Favorite Books for Young Readers

Importance of Reading to Young Children

Reading to children helps build their vocabulary, helps them learn early literacy skills (like print concepts, letters and their sounds, etc.), and build a love for reading. Not only does reading improve your child’s academic skills, research shows that reading also strengthens children’s social and emotional development. According to this research, reading to young children is linked to decreased levels of aggression, hyperactivity, and attention problems (American Academy of Pediatrics, 2017). Aside from all the wonderful things reading to your child helps teach them, it is also a great way to spend quality time together (Van Amburg, 2021)!

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Playing with Books!

Children’s books can be used at any stage of development to facilitate improvements in both expressive and receptive language skills. Today, we will be focusing on building preverbal skills and eventually eliciting first words by playing with books. Before children begin to use words, they use gestures to communicate. They then begin to pair these gestures with vocalizations to obtain desired items or actions, and eventually use animal noises, exclamatory phrases, and sound effects in play.

Books are filled with a variety of age-appropriate pictures that are easy to pair with gestures and sounds. Pick one or two pictures per page so that your child can start to do them spontaneously. If they are not copying your gestures right away, do not be afraid to take their hand and help them “beep beep” on the truck or “tickle tickle” a baby’s feet.

Below, I have attached a table with examples of common pictures found in children’s books and what I might do when I see them.

Once your child builds their imitation of gestures and sounds, they might begin to fill in routine phrases, which come up often in repetitive books. As your child becomes familiar with the book, you can pause and have them fill in a word. For example, in Brown Bear Brown Bear, each page ends with, “What do you see?” You can set the child up to fill in that phrase by saying, “what do you…” and looking at your child in anticipation.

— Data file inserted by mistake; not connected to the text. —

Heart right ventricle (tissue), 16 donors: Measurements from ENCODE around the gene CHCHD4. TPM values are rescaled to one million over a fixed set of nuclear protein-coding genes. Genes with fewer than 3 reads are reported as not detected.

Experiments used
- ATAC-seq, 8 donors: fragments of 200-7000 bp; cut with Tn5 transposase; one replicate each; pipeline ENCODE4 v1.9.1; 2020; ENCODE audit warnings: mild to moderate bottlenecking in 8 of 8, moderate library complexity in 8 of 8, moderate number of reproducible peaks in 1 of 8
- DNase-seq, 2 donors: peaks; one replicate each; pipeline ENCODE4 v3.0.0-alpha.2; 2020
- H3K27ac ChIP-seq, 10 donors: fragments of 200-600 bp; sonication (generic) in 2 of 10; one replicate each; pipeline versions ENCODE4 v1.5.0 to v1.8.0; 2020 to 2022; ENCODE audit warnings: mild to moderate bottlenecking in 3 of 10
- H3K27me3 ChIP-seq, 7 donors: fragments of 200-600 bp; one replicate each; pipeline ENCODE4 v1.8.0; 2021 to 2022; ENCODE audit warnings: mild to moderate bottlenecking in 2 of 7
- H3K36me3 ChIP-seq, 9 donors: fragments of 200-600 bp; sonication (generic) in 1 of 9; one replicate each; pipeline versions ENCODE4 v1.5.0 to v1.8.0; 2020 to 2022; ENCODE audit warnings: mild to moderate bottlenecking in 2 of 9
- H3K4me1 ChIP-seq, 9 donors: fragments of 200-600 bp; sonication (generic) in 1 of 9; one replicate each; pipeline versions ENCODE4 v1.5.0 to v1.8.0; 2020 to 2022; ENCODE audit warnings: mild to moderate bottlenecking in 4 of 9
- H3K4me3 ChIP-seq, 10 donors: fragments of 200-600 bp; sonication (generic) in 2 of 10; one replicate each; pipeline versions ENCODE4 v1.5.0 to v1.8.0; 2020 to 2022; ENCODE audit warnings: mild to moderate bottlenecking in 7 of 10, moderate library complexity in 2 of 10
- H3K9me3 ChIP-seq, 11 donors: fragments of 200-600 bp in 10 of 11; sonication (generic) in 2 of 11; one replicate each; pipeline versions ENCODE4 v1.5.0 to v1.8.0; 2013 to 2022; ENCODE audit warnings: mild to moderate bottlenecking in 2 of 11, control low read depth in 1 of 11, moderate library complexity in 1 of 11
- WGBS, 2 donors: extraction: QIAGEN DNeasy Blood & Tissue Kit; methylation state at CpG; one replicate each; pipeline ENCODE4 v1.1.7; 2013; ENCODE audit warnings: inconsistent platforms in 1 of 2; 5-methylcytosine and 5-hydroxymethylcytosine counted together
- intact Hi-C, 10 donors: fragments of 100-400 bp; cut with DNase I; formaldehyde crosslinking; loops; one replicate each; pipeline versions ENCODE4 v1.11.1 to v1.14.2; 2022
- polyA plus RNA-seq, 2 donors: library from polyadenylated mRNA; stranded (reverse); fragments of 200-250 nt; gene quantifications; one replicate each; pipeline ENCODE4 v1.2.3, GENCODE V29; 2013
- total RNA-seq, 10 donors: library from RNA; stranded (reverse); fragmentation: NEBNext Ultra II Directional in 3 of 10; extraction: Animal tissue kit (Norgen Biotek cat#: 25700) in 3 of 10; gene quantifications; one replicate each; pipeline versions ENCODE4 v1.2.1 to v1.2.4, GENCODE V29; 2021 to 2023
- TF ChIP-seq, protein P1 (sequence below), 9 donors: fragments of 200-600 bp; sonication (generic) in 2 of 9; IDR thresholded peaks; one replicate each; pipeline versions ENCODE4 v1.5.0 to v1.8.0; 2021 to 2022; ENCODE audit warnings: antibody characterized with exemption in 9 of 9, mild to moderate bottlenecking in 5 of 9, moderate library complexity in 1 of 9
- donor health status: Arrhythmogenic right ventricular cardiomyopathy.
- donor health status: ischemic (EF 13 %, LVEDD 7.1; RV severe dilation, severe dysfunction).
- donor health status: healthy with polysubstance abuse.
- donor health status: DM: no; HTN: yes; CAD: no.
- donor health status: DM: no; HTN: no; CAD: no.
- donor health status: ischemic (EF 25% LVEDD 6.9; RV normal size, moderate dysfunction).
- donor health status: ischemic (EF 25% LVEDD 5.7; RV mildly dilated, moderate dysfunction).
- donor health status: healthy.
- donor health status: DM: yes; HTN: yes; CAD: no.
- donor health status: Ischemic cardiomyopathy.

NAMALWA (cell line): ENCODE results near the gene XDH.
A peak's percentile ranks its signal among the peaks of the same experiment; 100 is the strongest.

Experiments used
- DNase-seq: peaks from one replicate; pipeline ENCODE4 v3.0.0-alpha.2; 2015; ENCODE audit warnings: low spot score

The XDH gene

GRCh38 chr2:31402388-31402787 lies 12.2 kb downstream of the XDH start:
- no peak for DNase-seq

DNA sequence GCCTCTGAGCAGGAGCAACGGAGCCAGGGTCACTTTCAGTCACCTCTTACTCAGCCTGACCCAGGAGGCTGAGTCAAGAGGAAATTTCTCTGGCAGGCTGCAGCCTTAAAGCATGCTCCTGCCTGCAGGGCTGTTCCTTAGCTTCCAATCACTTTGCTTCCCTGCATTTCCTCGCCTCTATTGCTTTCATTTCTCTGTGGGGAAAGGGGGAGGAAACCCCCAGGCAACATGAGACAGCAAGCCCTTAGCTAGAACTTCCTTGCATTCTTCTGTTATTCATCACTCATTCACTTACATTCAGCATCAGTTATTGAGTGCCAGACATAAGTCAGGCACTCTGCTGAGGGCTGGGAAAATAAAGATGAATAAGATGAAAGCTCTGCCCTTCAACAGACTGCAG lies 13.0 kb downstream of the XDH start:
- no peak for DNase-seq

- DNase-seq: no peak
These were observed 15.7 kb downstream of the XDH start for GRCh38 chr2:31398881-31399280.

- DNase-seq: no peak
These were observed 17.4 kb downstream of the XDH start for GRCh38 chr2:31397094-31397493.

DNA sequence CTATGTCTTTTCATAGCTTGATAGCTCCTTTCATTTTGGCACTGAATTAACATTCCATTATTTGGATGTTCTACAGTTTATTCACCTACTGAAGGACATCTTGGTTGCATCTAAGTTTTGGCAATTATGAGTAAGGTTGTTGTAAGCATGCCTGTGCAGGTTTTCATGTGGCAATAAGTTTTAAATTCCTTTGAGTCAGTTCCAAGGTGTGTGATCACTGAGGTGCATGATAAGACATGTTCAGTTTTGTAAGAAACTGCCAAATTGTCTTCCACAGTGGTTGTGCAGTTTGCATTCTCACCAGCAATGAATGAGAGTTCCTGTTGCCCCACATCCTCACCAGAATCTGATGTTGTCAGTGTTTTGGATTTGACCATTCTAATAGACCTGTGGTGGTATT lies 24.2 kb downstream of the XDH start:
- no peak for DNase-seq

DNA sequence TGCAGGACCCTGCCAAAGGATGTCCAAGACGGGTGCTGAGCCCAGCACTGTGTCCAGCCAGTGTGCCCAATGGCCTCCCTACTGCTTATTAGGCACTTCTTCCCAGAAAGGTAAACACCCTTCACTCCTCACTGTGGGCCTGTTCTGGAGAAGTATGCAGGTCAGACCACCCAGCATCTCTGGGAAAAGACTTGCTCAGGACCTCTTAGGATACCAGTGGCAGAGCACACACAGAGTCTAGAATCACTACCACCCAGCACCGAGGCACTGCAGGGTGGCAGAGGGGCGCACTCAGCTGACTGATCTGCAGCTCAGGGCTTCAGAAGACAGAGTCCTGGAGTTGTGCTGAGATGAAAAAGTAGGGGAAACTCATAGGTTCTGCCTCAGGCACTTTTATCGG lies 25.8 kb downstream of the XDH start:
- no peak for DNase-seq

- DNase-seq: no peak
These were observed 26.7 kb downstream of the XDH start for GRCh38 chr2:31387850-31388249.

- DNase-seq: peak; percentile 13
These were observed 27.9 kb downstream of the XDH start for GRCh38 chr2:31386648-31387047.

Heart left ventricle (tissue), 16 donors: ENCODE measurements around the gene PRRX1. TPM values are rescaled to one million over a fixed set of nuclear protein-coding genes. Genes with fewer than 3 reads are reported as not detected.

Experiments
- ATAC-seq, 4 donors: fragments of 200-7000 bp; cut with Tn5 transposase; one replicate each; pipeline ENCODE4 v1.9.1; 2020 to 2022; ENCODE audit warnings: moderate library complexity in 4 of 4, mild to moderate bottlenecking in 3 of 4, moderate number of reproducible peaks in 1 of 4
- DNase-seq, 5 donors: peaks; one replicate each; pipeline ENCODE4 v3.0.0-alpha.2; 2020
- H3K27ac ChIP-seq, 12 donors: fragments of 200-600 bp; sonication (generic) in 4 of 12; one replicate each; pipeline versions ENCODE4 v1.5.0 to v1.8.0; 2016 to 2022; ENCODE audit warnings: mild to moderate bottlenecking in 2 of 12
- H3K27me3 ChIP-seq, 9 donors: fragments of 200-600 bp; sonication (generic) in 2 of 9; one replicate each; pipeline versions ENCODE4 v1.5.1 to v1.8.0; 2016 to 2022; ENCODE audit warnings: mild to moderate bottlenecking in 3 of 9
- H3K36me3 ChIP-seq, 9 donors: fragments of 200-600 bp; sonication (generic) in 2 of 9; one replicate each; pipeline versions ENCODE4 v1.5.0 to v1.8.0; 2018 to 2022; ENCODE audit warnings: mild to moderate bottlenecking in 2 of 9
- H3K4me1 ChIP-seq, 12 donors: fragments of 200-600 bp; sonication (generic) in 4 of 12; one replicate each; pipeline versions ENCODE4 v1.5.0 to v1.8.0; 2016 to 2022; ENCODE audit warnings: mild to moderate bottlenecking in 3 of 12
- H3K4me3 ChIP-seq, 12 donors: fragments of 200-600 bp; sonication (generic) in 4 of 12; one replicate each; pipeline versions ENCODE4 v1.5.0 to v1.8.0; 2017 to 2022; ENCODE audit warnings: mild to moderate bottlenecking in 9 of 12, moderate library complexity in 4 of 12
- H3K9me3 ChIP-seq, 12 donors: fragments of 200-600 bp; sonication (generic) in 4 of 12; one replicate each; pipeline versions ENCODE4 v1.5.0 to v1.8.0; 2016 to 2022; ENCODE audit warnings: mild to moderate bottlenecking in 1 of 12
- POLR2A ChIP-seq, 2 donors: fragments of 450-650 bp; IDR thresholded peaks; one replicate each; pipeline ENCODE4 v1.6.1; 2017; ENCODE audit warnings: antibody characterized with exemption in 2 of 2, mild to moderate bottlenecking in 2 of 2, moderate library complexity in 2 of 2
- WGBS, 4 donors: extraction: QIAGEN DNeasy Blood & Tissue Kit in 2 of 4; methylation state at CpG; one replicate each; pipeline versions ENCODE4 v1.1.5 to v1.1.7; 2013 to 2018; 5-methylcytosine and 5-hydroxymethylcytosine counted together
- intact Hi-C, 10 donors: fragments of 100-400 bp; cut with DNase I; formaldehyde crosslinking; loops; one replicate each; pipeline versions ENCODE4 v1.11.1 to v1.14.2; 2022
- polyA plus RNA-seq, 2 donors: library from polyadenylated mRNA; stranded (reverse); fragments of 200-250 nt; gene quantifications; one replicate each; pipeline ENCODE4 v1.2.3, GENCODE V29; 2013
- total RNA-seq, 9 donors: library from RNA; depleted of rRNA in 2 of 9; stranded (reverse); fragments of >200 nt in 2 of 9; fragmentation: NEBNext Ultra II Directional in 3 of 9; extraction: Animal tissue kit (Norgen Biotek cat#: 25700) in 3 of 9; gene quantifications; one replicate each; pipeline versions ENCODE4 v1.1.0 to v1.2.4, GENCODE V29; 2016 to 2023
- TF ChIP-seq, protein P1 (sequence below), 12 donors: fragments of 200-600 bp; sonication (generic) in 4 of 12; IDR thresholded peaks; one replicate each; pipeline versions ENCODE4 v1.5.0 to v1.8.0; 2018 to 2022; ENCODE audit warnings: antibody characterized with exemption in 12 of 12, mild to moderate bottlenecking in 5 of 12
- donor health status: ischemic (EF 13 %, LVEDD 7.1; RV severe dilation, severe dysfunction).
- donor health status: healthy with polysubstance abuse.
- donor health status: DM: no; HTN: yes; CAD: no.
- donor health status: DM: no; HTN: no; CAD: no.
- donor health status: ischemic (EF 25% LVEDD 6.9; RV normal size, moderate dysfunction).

Have fun!!

Ana Thrall, MS, CCC-SLP

Speech-Language Pathologist

Using Books to Encourage Language

By Meryl Schnapp, MA, CCC-SLP

Reading to children from a young age has been found to foster cognitive and language development (Rodriguez et. al., 2009). Early exposure to books also helps to promote later literacy (Dickenson, 2012) in children. Incorporating reading into your child’s regular routine can help him/her learn to sit and attend to a book.

How do you choose books for your child?

Very young children often have limited attention spans and will not sit and attend to long stories. Choosing books with colorful pictures and a limited number of words per page can allow for meaningful interactions with your child. For children under 24-months look for sturdy board books that allow even the youngest children to handle pages with minimal damage.


Early word books, such as First 100 Words by Roger Priddy or First Words by DK Publishing, allow for the introduction of early vocabulary by providing children with pictures that are colorful and realistic. Try pointing to the pictures in the book and naming them with your child.


Books with repetitive text are great for toddlers. Some favorites include: Brown Bear, Brown Bear, What Do You See? by Eric Carle and Bill Martin, Jr. and It Looked Like Spilt Milk by Charles Green Shaw, and Goodnight Gorilla by Peggy Rathmann.

As your child gets to know the story, try pausing and allowing your child to fill in familiar words.

dear zoo

Lift the flap books often keep children engaged by allowing them to interact with the book. Some favorites include: Dear Zoo by Rod Campbell, Where is Baby’s Belly Button? by Karen Katz, and any of the Fisher-Price Little People books.

time to get dressed

Books can be a great way to introduce new skills such as getting dressed or potty training. Time to Get Dressed! by Elivia Savadier is a must-have for daily routine.

Choose some books that are relevant to your child’s interests. There are many engaging books about animals, trucks, food, etc. Look for books featuring favorite your children’s favorite characters such as Elmo and Dora the Explorer.

Enjoy your time reading together with your child!


Dickenson, D.K., Griffith, J.A., Golinkoff, R.M., Hirsh-Pasek, K. “How Reading Books Fosters Language Development around the World.” Child Development Research,Vol. 2012, 2012.

Rodriguez, E.T., Tamis-LeMonda, C.S., Spellmann, M.E., et. Al., “The Formative role of home literacy experiences across the first three years of life in children from low-income families,” Journal of Applied Developmental Psychology, Vol. 30, no.6 pp. 677-694, 2009.